Embry-Riddle's annual giving clubs were established to support academic programs and student opportunities in all areas. Today, the dollars donors invest not only enhance general programs and operations but also furnish scholarship funds for deserving students and help the university acquire state-of-the-art technology and library resources.
Established in 1986 to celebrate the annual commitment of university supporters, the Eagle Society is comprised of five giving levels: Platinum, Gold, Silver, Bronze and Eagles clubs.
Through gifts of $10,000 or more each year, Platinum Eagles have the personal privilege of helping shape the future of Embry-Riddle Aeronautical University.
Gold Eagles secure Embry-Riddle's position as an outstanding institution of higher education by making annual gifts of $5,000 to $9,999.
Through annual support of $2,500 to $4,999, Silver Eagles build the unsurpassed training programs that have become a hallmark of our university.
Bronze Eagles give $500 to $2,499 annually, and help us soar to new heights in educational achievement.
Our large number of Eagles Club donors, who each give up to $499 annually, are the foundation upon which this great university's progress is built.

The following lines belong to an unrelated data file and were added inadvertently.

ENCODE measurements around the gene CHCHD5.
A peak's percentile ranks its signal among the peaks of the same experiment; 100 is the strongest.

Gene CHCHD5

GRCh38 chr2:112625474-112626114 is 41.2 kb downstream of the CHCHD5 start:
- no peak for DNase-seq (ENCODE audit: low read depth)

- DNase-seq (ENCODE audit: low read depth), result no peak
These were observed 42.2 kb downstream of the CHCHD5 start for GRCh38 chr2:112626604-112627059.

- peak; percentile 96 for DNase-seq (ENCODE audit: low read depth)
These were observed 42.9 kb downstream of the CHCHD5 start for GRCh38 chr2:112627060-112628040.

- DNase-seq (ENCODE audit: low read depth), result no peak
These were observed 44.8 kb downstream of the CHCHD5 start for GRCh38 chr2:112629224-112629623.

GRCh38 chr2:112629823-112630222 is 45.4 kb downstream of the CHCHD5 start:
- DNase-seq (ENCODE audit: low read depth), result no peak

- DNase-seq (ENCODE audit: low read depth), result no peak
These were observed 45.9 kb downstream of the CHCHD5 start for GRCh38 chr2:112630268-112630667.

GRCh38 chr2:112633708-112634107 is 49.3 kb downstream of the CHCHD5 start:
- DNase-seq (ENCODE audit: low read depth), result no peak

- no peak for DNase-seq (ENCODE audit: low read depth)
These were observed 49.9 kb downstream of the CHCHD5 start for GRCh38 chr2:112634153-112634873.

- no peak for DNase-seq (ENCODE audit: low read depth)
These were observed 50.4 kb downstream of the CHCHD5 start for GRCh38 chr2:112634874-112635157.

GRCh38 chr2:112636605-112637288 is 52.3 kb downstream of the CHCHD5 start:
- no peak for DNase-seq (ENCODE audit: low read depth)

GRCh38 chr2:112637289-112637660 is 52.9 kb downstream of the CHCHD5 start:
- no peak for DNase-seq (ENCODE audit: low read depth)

If you'd like to look through the members of our Eagle Society categorized by their affiliation to the university, select one of the links below.
The Council of 100, our alumni gift club, is reserved for alumni who make an outright annual gift of $1,200 or pledge a minimum of $100 a month for at least 12 months.
To find out more about how you can help the next generation of fellow alumni, contact us or call Yoon Choi, Director of Annual Giving, at 386-226-7223.
Frederick “Rick” Brown’s (’67, Flight Training, ’72, DB) love of aviation, entrepreneurship and Embry-Riddle has prompted him to make a major planned gift to the university to support the Daytona Beach College of Business’ Center for Entrepreneurship and establish the Rick and Jan Brown Endowed Scholarship.
For Brown, creating an endowed scholarship and supporting the growth of the Center for Entrepreneurship at Embry-Riddle is a chance to further the work of his mentor, Jack Hunt, to improve the university and the field of aviation.
“Jack Hunt was a visionary and an entrepreneur. He was a really strong mentor for me,” says Brown, “It’s important that people have an entrepreneurial spirit in aviation. Jan and I want to encourage people to think outside the box and create things that could help people in aviation.”